A taxpayers’ advocacy group says city hall is not sharing enough budget details with the public.
In an open letter published in today’s Recorder and Times, the Brockville Taxpayers Association questions whether city officials are truly taking the zero-based budgeting approach signalled by Mayor Jason Baker, and suggests sharing more information with councillors and the public would help ease such worries.
“We would like to see council have a more active role in discussing the budget details,” notes the letter, signed by the group’s chairman, Dave Cochrane.
“We feel council should have a good understanding of how the staff have created the budget line items. By having some detailed knowledge of each department council will be able to have ‘oversight.’”
In an interview Monday, Cochrane said the group is generally pleased with council’s willingness to change its approach to budgeting, and the taxpayers’ group is offering to help. But it is disappointed to see staff presenting a complex city budget to councillors in brief summary form.
“Maybe they’ve done a good job, but council hasn’t asked enough questions, and council is the representative of the taxpayers,” said Cochrane.
“The taxpayer needs to know more about what’s going on.”
The taxpayers’ association, which has eight members, describes itself as “a citizens advocacy group dedicated to lower taxes, less waste and accountable government.”
Once headed by mayoral candidate Cec Drake, the group has been active as a fiscal watchdog since the tenure of former mayor David Henderson, having been formed in the wake of the Ontario Provincial Police costing.
For this year’s budget, city hall has returned to a zero-based process, trying to build the entire budget from the ground up, rather than the practice of recent decades: Starting with the previous year’s service levels and building a budget from there.
Cochrane said the association favours zero-based budgeting, but the group wants real evidence such a process is in fact happening.
The association’s letter notes the group believed “that council, through their finance committee, would meet and review not only ‘summary budgets,’ but be able to review line item projections, or at least conduct a review by cost centres, and question the budgeter on how these amounts were developed.”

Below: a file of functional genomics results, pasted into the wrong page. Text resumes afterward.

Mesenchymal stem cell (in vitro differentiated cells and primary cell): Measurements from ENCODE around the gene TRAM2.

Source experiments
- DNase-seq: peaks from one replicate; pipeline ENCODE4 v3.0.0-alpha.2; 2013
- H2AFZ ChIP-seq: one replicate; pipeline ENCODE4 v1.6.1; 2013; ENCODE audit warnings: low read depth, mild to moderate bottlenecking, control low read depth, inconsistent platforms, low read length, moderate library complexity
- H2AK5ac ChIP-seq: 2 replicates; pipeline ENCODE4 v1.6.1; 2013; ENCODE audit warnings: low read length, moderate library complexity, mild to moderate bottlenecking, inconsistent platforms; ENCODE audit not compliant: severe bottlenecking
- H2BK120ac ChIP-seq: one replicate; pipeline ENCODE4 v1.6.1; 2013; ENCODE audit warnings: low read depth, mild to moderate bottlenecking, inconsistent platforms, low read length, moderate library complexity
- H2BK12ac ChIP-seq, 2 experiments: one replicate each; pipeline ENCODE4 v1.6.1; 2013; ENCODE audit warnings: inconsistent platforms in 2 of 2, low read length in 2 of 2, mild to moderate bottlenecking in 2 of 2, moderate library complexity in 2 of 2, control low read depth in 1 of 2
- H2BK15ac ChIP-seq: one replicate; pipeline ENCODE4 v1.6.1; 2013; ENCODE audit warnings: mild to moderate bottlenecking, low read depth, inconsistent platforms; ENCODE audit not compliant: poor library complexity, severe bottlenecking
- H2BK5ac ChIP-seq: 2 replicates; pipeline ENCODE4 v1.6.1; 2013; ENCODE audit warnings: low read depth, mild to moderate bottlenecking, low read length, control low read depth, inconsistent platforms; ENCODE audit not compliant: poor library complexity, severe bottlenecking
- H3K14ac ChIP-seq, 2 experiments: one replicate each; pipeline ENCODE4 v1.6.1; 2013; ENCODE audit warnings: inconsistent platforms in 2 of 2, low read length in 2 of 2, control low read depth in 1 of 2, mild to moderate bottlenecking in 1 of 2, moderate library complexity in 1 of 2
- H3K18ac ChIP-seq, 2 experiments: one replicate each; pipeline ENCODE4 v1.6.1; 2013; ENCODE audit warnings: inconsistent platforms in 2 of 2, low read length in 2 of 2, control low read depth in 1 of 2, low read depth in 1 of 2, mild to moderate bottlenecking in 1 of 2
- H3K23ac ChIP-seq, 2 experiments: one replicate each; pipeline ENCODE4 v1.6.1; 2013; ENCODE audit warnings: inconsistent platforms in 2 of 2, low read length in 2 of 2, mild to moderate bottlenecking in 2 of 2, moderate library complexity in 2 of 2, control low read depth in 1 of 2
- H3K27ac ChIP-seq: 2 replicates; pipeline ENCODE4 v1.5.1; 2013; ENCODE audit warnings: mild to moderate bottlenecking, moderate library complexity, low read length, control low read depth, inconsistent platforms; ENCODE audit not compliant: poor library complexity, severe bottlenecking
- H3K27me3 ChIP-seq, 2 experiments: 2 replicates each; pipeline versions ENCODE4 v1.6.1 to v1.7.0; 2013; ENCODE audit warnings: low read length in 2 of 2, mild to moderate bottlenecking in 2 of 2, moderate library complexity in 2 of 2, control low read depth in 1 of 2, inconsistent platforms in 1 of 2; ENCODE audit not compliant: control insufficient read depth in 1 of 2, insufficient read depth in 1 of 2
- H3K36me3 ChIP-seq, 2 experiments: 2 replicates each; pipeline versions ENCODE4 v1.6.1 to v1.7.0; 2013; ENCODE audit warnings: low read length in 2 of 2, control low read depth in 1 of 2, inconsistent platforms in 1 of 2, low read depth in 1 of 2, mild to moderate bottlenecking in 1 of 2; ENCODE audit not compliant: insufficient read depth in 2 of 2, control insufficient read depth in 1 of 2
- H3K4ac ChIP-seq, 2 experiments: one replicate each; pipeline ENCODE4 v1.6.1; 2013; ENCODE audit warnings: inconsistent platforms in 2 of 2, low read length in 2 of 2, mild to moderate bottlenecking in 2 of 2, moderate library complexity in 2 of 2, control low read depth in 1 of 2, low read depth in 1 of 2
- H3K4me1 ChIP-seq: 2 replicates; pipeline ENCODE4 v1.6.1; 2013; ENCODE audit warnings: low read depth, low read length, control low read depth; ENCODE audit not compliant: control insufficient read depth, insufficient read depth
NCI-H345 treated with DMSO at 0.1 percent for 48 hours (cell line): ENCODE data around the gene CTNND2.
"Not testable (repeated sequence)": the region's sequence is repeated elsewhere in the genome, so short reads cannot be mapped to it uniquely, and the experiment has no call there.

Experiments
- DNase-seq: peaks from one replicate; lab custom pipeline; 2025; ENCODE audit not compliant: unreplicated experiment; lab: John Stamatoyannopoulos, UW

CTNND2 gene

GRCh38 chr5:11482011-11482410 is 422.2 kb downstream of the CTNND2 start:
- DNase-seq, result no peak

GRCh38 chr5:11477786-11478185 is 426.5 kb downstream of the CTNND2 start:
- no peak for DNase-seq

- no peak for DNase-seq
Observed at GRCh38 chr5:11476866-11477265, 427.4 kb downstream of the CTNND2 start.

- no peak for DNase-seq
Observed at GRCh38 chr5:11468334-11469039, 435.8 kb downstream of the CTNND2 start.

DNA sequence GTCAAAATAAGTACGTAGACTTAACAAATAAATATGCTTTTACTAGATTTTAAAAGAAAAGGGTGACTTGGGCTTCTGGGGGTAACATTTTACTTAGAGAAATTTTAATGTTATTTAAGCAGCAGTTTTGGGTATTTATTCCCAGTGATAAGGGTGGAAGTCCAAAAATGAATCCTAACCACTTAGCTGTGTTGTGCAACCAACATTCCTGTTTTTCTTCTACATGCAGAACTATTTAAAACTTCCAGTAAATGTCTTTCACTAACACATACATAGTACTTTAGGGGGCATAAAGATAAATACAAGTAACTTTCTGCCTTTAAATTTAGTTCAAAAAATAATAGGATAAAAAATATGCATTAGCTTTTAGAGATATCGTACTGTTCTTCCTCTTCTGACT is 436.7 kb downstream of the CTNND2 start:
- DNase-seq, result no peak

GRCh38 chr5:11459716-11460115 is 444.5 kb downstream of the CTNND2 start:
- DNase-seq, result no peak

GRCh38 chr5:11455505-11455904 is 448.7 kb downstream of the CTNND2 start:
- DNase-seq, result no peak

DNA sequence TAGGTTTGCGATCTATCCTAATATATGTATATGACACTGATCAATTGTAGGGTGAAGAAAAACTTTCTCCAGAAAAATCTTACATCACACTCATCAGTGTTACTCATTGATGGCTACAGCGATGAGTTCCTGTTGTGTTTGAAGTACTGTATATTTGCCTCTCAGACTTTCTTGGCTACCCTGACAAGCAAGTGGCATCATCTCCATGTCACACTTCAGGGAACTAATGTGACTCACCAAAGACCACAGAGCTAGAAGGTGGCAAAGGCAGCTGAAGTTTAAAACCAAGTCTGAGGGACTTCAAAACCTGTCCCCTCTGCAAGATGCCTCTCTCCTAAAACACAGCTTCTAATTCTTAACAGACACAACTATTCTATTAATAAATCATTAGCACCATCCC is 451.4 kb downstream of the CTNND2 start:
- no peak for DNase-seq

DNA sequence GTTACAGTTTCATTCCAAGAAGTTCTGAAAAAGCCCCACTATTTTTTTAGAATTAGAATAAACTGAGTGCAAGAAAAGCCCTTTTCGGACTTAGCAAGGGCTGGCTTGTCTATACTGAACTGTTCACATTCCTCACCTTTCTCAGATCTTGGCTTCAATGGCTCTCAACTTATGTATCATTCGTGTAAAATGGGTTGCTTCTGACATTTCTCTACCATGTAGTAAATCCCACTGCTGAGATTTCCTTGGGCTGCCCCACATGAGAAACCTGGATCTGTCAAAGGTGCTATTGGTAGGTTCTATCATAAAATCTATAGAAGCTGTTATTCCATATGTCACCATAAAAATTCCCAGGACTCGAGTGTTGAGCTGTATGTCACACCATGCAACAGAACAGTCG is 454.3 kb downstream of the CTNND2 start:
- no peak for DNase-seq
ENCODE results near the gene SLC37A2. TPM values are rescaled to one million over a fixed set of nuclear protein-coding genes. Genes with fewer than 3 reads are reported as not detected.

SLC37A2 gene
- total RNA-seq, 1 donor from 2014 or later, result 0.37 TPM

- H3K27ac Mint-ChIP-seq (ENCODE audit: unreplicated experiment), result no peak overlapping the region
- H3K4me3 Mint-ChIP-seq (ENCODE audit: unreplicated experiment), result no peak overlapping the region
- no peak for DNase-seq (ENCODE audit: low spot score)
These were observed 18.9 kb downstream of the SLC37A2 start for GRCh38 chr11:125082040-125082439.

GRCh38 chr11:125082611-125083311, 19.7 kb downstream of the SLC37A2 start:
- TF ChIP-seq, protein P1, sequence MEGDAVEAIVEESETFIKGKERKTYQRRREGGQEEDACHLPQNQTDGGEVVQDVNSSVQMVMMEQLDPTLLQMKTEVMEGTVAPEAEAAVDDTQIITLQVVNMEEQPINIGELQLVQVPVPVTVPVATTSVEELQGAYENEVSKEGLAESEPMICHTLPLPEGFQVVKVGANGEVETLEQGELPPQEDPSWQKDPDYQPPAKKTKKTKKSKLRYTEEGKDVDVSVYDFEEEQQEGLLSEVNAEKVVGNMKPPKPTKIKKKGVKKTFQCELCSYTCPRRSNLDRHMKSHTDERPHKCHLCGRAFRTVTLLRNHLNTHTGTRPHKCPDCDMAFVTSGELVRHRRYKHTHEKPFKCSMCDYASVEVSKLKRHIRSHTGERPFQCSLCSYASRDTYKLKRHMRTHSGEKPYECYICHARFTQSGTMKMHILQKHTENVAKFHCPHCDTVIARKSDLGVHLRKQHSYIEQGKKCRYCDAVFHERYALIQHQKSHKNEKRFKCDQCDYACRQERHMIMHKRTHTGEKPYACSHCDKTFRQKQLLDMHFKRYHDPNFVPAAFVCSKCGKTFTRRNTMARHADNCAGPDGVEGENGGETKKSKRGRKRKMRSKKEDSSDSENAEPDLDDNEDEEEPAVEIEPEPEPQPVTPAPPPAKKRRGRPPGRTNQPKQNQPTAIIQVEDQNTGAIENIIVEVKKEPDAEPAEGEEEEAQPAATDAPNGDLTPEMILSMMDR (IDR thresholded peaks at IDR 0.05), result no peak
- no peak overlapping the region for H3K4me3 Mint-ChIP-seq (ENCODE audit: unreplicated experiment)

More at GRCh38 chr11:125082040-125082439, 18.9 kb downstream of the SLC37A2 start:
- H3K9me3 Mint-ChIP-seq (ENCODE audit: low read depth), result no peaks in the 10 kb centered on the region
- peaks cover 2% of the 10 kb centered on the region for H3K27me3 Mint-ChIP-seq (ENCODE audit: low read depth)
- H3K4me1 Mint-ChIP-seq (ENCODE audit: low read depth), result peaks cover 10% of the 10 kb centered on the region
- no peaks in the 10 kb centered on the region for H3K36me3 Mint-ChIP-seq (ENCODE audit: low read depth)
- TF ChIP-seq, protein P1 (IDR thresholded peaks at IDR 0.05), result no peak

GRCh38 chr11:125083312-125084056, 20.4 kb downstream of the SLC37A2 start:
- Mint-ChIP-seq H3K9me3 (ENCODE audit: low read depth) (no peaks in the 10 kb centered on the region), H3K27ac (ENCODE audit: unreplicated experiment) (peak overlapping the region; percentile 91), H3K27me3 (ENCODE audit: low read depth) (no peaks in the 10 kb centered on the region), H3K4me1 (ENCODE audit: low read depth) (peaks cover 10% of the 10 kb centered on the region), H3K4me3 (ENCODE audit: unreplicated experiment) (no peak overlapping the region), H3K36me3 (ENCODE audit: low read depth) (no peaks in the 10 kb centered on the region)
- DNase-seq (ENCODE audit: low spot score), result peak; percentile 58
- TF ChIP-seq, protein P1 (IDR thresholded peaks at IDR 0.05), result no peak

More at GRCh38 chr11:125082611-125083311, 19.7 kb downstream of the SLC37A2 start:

“We question that budgets are not being developed by pure zero-based budgeting principles (at least no demonstrated evidence of it for council to review), but rather developed using mainly historical data, and presented showing several cost summaries. These summaries, when compared with the 2019 budget and actuals, may show a reduction year-over-year. But did council have a chance to question these numbers?”
Cochrane objects to the absence of “cost centres,” or clearly defined generators of cost, in the reports being brought to council.
He gives the example of the new P&G Pavilion. While it was built at no cost to taxpayers, having been funded by Procter&Gamble and the Brockville Winter Classic Committee, the pavilion at the Rotary Pad is now in the city’s hands.
That makes it a brand-new cost centre, as all associated costs, such as electricity and maintenance, fall to city operations; yet the public has seen no budget for it, said Cochrane.
The taxpayers’ group, which hopes to increase its public presence in the near future, also wonders whether the budgeting done by city staff has involved the shifting of expenses from one area to another, without council’s full attention.
While such moves may be justified, they should be fully scrutinized by elected officials, said Cochrane. He added the concept of zero-based budgeting includes the element of thorough review.
Baker on Monday said he has heard the taxpayer group’s concerns, but believes it is appropriate for the detailed work of zero-based budgeting to take place at the staff level.
“Council is not here to micro-manage. We set policy,” said Baker.
That said, the mayor stresses city hall is transparent and any member of the public can ask for more details of the city budget.
In fact, said Baker, some on council or its standing committees have asked for business cases and received them, including Drake, who sits on the finance and administration committee as a citizen appointee.
Council decided years ago to move away from the line-by-line budgeting process adopted in previous administrations, said Baker, who is satisfied staff is following a zero-based budgeting process.
He also noted there is a “learning curve” for staff as it embarks on a process to which it is not accustomed.
“This process will continue to get tweaked and tailored,” said the mayor.
“We’re moving in a much better direction.”
Coun. Larry Journal, the finance committee chairman, said he is one of the people who asked for, and received, more detail from staff.
“From my perspective, this process has worked out quite well,” said Journal.
“I’m very pleased with the process and this is what I would call zero-based budgeting.”